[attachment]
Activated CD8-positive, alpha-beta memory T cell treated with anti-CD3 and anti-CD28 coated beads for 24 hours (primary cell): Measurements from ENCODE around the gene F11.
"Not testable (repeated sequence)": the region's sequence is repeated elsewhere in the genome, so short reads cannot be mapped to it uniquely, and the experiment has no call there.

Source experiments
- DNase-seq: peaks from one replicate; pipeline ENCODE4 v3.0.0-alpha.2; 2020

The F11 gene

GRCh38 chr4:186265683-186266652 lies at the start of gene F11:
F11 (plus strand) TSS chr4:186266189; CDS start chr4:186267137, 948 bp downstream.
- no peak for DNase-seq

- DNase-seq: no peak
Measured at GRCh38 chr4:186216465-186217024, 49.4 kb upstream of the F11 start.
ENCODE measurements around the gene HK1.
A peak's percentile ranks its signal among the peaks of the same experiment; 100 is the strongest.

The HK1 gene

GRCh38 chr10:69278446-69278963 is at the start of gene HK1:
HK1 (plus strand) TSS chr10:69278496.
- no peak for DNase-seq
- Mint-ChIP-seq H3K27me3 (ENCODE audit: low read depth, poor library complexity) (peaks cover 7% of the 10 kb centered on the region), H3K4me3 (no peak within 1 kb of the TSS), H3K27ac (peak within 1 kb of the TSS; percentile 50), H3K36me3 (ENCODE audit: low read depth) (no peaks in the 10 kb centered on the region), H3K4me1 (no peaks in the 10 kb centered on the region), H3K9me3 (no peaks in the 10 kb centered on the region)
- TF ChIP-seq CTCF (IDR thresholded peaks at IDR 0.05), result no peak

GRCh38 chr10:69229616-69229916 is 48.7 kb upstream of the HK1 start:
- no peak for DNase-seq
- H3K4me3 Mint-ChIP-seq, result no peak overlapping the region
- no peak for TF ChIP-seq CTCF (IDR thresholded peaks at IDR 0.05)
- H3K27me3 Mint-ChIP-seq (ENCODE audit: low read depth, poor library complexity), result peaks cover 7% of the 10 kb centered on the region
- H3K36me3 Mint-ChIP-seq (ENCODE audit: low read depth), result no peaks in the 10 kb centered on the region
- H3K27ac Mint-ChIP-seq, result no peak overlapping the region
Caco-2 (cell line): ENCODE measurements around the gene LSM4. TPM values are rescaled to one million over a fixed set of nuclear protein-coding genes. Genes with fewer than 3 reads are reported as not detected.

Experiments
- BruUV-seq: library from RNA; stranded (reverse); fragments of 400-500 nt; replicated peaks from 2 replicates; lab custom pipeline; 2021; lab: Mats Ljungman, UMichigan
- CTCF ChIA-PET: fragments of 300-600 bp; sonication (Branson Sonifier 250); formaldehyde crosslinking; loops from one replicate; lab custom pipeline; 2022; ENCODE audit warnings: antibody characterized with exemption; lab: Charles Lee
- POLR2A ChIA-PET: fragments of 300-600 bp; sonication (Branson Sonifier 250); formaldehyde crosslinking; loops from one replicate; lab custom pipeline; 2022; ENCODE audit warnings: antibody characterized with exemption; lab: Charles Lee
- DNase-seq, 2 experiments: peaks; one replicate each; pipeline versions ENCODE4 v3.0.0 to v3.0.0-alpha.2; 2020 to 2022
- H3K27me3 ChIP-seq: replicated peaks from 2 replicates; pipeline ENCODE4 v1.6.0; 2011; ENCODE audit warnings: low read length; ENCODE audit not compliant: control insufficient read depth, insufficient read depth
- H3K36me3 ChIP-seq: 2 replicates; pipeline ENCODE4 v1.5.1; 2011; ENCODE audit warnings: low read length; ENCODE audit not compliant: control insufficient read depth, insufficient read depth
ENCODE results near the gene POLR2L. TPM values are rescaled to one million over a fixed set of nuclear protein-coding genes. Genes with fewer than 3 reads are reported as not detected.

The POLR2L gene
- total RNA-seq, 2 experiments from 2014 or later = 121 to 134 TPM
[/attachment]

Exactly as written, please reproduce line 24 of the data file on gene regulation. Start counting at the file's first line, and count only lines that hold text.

- H3K36me3 Mint-ChIP-seq (ENCODE audit: low read depth), result no peaks in the 10 kb centered on the region